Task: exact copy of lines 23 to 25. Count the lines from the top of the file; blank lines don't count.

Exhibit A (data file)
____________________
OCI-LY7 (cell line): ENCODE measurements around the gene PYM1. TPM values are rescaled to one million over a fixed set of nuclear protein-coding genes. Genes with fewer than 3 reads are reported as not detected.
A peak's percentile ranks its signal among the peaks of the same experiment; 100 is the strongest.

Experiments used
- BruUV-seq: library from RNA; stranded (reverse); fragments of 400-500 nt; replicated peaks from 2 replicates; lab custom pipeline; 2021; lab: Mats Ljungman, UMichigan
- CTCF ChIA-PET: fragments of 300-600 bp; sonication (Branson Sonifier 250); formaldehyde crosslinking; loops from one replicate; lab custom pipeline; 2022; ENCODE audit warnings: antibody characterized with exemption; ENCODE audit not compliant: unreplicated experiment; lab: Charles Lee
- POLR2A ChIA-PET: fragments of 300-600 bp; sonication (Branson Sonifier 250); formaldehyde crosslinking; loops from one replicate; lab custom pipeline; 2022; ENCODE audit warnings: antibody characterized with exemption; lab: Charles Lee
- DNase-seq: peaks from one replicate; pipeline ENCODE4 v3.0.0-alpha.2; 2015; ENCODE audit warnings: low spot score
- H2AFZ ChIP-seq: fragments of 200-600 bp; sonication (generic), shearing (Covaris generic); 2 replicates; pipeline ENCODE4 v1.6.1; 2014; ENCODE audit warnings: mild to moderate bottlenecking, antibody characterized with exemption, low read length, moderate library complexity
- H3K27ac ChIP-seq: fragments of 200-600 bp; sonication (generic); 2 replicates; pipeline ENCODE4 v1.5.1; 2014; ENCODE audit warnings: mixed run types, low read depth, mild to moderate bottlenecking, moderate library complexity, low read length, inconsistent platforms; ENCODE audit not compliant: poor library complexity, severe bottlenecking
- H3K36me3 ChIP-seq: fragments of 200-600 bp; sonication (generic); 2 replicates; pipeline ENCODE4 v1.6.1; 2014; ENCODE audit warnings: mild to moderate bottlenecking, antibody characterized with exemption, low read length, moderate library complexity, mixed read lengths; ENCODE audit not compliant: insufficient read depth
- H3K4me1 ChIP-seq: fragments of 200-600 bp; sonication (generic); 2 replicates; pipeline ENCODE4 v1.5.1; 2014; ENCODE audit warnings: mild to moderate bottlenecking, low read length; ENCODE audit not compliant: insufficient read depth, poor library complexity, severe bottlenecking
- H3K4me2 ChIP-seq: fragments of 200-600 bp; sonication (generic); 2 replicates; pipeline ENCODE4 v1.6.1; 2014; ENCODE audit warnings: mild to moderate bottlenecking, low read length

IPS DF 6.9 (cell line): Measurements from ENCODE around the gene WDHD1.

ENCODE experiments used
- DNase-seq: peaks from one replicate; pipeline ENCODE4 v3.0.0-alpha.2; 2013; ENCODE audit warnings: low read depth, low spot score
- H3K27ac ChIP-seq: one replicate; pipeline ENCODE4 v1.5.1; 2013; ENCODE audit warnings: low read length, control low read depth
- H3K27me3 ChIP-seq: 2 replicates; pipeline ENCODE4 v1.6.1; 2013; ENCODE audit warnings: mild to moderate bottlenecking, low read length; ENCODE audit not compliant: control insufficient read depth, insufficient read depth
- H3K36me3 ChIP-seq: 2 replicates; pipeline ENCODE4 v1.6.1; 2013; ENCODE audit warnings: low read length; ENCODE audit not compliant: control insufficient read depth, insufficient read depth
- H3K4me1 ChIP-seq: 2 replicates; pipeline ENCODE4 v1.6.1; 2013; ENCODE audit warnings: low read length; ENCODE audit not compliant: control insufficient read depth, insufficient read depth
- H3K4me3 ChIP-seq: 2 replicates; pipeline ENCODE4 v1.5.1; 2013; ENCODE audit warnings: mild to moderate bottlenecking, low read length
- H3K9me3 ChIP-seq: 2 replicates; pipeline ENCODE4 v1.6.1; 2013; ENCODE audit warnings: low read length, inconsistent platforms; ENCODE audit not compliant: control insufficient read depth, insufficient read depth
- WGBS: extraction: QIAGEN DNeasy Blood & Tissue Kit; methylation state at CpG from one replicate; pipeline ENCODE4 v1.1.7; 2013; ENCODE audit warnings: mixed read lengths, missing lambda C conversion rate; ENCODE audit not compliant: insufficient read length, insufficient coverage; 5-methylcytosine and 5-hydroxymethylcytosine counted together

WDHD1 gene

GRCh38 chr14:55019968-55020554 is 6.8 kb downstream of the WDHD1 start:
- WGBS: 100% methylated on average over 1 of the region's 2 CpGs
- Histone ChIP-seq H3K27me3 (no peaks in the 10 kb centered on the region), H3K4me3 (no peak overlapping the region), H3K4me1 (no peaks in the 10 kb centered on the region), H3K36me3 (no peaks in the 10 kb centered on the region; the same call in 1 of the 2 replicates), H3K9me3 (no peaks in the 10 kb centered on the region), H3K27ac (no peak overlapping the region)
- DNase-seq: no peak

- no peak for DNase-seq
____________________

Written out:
WDHD1 gene

GRCh38 chr14:55019968-55020554 is 6.8 kb downstream of the WDHD1 start:
- WGBS: 100% methylated on average over 1 of the region's 2 CpGs